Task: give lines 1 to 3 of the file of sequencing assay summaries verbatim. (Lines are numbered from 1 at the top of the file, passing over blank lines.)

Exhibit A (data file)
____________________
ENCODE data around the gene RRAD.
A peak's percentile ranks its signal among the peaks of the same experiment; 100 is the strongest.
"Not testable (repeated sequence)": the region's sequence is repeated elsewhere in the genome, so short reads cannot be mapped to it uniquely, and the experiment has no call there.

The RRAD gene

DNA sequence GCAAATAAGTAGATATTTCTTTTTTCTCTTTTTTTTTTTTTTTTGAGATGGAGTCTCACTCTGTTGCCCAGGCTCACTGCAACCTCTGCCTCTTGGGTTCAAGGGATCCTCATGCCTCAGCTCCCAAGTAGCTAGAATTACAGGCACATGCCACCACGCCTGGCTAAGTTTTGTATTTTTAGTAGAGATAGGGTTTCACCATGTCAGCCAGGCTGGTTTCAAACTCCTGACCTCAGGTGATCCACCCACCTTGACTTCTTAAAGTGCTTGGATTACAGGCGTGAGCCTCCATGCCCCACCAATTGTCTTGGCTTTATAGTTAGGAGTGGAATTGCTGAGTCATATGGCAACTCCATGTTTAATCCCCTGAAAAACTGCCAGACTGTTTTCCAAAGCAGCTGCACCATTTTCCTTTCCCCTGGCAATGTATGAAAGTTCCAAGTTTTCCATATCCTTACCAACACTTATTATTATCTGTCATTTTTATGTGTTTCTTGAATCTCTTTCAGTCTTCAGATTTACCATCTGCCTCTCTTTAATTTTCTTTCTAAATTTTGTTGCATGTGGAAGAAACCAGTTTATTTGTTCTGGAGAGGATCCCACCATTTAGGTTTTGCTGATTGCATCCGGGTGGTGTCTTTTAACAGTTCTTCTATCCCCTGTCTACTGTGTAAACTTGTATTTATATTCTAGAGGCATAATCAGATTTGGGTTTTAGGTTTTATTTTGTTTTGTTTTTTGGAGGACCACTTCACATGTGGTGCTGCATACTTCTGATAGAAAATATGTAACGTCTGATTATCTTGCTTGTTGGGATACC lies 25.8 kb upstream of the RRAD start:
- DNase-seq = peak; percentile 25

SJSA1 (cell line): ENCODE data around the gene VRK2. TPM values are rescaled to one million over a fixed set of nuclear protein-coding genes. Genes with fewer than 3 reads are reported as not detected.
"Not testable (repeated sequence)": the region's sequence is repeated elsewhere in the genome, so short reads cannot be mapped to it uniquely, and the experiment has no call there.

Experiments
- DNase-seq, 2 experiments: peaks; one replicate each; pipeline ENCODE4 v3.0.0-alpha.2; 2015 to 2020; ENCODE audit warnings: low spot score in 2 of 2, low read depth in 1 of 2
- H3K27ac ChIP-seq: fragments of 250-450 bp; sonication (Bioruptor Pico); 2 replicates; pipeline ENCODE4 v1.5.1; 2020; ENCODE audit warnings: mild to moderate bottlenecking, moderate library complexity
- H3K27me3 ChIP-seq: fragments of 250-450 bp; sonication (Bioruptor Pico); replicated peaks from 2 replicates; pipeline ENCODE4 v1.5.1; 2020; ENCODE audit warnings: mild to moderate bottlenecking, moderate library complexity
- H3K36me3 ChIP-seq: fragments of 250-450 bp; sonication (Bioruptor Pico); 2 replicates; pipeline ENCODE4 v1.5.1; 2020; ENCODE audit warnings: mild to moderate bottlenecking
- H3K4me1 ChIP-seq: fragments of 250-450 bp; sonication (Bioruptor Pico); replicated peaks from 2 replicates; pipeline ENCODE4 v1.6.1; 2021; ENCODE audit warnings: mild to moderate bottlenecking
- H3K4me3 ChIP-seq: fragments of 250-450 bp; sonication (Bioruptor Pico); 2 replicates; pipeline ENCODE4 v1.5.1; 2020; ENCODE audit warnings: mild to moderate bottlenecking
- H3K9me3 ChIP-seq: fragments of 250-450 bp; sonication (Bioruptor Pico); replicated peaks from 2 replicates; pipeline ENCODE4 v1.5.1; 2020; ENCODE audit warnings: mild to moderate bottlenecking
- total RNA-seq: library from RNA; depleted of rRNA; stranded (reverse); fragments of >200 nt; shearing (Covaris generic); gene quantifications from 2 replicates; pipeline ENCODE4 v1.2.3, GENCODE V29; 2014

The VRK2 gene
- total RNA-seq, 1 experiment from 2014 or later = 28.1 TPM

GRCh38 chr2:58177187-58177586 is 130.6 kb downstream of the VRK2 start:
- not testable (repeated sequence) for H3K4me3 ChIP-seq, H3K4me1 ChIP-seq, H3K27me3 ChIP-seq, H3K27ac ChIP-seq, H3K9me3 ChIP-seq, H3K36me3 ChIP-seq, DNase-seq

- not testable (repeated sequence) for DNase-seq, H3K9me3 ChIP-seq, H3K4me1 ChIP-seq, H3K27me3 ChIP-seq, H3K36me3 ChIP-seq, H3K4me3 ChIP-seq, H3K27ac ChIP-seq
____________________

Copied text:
ENCODE data around the gene RRAD.
A peak's percentile ranks its signal among the peaks of the same experiment; 100 is the strongest.
"Not testable (repeated sequence)": the region's sequence is repeated elsewhere in the genome, so short reads cannot be mapped to it uniquely, and the experiment has no call there.